Discovery of the Elusive UDP-Diacylglucosamine Hydrolase in the Lipid A Biosynthetic Pathway in Chlamydia trachomatis.

Published online

Journal Article

Constitutive biosynthesis of lipid A via the Raetz pathway is essential for the viability and fitness of Gram-negative bacteria, includingChlamydia trachomatis Although nearly all of the enzymes in the lipid A biosynthetic pathway are highly conserved across Gram-negative bacteria, the cleavage of the pyrophosphate group of UDP-2,3-diacyl-GlcN (UDP-DAGn) to form lipid X is carried out by two unrelated enzymes: LpxH in beta- and gammaproteobacteria and LpxI in alphaproteobacteria. The intracellular pathogenC. trachomatislacks an ortholog for either of these two enzymes, and yet, it synthesizes lipid A and exhibits conservation of genes encoding other lipid A enzymes. Employing a complementation screen against aC. trachomatisgenomic library using a conditional-lethallpxHmutantEscherichia colistrain, we have identified an open reading frame (Ct461, renamedlpxG) encoding a previously uncharacterized enzyme that complements the UDP-DAGn hydrolase function inE. coliand catalyzes the conversion of UDP-DAGn to lipid Xin vitro LpxG shows little sequence similarity to either LpxH or LpxI, highlighting LpxG as the founding member of a third class of UDP-DAGn hydrolases. Overexpression of LpxG results in toxic accumulation of lipid X and profoundly reduces the infectivity ofC. trachomatis, validating LpxG as the long-sought-after UDP-DAGn pyrophosphatase in this prominent human pathogen. The complementation approach presented here overcomes the lack of suitable genetic tools forC. trachomatisand should be broadly applicable for the functional characterization of other essentialC. trachomatisgenes.IMPORTANCEChlamydia trachomatisis a leading cause of infectious blindness and sexually transmitted disease. Due to the lack of robust genetic tools, the functions of manyChlamydiagenes remain uncharacterized, including the essential gene encoding the UDP-DAGn pyrophosphatase activity for the biosynthesis of lipid A, the membrane anchor of lipooligosaccharide and the predominant lipid species of the outer leaflet of the bacterial outer membrane. We designed a complementation screen against theC. trachomatisgenomic library using a conditional-lethal mutant ofE. coliand identified the missing essential gene in the lipid A biosynthetic pathway, which we designatedlpxG We show that LpxG is a member of the calcineurin-like phosphatases and displays robust UDP-DAGn pyrophosphatase activityin vitro Overexpression of LpxG inC. trachomatisleads to the accumulation of the predicted lipid intermediate and reduces bacterial infectivity, validating thein vivofunction of LpxG and highlighting the importance of regulated lipid A biosynthesis inC. trachomatis.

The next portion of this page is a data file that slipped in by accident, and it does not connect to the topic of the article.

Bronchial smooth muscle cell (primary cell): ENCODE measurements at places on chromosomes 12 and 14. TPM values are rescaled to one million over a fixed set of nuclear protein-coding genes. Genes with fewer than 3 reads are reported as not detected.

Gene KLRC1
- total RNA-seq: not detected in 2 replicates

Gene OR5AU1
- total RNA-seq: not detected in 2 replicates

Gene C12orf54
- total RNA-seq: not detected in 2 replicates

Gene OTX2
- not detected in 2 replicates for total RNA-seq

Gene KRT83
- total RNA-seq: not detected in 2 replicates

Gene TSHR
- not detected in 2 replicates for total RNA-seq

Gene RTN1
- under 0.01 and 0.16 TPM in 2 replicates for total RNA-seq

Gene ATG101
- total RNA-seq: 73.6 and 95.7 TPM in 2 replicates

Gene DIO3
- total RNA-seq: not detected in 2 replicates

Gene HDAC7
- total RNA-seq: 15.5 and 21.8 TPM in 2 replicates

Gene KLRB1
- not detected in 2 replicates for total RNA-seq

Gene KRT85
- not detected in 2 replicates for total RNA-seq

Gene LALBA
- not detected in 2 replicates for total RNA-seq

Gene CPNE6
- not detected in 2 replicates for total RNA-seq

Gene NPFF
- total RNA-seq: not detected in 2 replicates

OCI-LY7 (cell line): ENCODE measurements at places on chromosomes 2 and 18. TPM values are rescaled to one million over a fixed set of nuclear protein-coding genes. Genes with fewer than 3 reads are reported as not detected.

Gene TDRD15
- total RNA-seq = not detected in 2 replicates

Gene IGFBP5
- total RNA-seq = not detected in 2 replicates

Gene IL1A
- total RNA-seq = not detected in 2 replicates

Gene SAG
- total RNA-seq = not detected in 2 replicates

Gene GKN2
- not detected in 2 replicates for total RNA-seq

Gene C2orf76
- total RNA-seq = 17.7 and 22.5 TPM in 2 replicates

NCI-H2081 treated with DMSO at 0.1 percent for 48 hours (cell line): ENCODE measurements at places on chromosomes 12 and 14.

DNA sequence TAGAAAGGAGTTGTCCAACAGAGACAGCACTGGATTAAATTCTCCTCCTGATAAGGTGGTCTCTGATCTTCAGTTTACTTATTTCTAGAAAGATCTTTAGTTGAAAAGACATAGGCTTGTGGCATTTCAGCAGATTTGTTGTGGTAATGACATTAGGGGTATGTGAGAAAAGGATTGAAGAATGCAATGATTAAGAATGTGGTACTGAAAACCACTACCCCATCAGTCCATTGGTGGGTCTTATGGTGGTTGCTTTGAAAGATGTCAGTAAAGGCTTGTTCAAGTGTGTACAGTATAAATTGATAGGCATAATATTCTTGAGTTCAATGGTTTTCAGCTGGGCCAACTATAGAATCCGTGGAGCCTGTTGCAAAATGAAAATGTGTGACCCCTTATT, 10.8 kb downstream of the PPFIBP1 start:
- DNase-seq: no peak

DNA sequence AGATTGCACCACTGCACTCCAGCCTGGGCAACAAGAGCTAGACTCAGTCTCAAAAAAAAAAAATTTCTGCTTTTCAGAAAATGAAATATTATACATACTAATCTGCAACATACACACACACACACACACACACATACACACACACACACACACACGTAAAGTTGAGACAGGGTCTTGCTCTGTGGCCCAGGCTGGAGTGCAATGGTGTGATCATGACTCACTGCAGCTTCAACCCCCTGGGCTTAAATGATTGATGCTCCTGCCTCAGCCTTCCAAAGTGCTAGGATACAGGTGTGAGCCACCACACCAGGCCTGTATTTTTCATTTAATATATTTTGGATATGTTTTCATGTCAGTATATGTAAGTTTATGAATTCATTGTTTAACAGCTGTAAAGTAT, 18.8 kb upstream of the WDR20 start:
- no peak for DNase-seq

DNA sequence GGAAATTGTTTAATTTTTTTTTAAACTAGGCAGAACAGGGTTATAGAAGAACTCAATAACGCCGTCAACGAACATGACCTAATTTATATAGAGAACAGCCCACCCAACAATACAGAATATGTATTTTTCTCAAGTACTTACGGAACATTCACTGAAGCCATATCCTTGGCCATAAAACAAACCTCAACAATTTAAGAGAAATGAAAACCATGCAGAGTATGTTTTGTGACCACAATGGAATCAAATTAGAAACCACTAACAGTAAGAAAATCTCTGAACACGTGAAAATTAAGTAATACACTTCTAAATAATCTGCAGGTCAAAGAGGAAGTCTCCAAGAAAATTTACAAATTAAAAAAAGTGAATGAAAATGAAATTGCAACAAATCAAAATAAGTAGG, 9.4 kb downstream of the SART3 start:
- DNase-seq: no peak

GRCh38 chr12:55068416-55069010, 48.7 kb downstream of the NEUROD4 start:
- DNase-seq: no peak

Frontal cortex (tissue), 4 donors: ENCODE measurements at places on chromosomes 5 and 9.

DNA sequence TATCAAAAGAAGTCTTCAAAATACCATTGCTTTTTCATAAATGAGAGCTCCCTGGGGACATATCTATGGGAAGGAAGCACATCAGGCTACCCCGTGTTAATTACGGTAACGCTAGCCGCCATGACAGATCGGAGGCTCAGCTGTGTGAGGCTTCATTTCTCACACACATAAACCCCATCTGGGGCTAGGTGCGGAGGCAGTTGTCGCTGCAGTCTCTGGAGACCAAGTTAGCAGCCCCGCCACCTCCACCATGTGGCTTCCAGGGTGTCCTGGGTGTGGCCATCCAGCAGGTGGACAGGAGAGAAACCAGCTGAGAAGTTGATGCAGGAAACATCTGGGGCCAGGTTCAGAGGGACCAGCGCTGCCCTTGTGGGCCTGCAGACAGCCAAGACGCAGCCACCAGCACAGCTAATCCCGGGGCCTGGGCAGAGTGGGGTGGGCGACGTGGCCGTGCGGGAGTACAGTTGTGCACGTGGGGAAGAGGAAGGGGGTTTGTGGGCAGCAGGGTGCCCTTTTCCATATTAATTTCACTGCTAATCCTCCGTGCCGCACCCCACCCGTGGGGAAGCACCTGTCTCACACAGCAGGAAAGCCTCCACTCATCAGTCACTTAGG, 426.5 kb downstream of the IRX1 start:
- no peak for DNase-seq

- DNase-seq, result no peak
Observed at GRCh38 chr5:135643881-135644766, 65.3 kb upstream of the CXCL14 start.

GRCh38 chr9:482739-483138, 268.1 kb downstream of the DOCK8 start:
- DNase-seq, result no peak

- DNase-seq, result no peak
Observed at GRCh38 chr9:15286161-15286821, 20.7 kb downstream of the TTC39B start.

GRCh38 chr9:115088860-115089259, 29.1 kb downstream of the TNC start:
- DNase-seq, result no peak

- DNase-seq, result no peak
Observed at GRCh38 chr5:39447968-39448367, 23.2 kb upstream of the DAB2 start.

Full Text

Duke Authors

Cited Authors

  • Young, HE; Zhao, J; Barker, JR; Guan, Z; Valdivia, RH; Zhou, P

Published Date

  • March 22, 2016

Published In

Volume / Issue

  • 7 / 2

Start / End Page

  • e00090 -

PubMed ID

  • 27006461

Pubmed Central ID

  • 27006461

Electronic International Standard Serial Number (EISSN)

  • 2150-7511

Digital Object Identifier (DOI)

  • 10.1128/mBio.00090-16

Language

  • eng

Conference Location

  • United States